CEDS was retained by a community of 161 homes to determine if there was any reason to be concerned about a proposal to place a drip-irrigation on an adjoining site slated to be a shopping center. At first glance we said it looked like good technology but suggested examining a couple of existing, similar facilities just to be certain.
The newest drip-irrigation facility (about three years old) was located nearby. The online USEPA PCS-ECHO compliance database (same as the NY Times Toxic Waters database) showed this facility had a sterling record. But this data was based upon pollutant levels in the wastewater after it was treated but before it was discharged into the drip-irrigation fields.
CEDS toured the plant with the operator then walked the perimeter of the drip-irrigation field. Everything looked fine until CEDS returned a week later to examine the receiving stream for indications of pollution. We found the stream to be severely degraded. We also found that the drip-irrigation fields were now saturated with partially treated (undisinfected) sewage which was flowing into the stream. The saturation and stream pollution were very serious permit violations. Again, had we simply reviewed the online data or just toured the plant this gross pollution problem would have been missed.
To determine if this first drip-irrigation site was a fluke or representative of the technology CEDS investigated a second facility. Online compliance data showed severe problems at this second facility. In fact, nitrogen releases averaged two-times greater then that allowed by the NPDES discharge permit and this had been going on for eight years since the plant first opened!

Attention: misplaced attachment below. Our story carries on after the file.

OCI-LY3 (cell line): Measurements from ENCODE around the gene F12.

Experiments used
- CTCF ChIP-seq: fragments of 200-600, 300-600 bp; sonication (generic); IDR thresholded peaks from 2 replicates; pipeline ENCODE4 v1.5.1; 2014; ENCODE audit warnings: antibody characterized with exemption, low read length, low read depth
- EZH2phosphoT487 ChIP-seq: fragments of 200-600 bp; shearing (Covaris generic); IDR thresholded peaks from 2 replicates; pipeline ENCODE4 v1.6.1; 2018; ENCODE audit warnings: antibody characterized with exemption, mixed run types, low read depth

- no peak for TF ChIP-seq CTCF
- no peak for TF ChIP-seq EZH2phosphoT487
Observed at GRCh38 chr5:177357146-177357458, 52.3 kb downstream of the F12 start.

Again, the compliance data was based on the treated effluent before it was discharged to the drip-irrigation fields. So CEDS walked the drip fields and found they were also saturated. Due to poor treatment essentially raw sewage was flowing from the drip field, down a road and into a nearby stream (see photo below).
Partially Treated Sewage Flowing from a Drip-Irrigation Field
The clean water law violations at both drip-irrigation facilities were extremely serious. Hundreds of pounds of pollution and disease-causing organisms had been released into nearby waterways. Most appalling though was the situation at the second plant.
In 2005, three years before CEDS "discovered" the problem, the State had ordered the plant operator to correct the treatment problems. However, it appears a State inspector had never walked the drip fields and discovered this second serious problem. As of 2008, plant upgrades had still not occurred.
Initially, CEDS sought to resolve the problems at both plants by working cooperatively with the owners and enforcement agencies. When this failed to produce correction CEDS initiated a series of actions that focused increasing public attention on the appalling situation. These actions led to:
Again, the preceding is but one of many examples we could offer for how the methods used in CEDS Watershed Audits will likely uncover substantial pollution sources missed by more routine methods. For further detail on the drip-irrigation example visit: Equitable Solutions Improves Wastewater Treatment & Protects Threatened Neighborhood.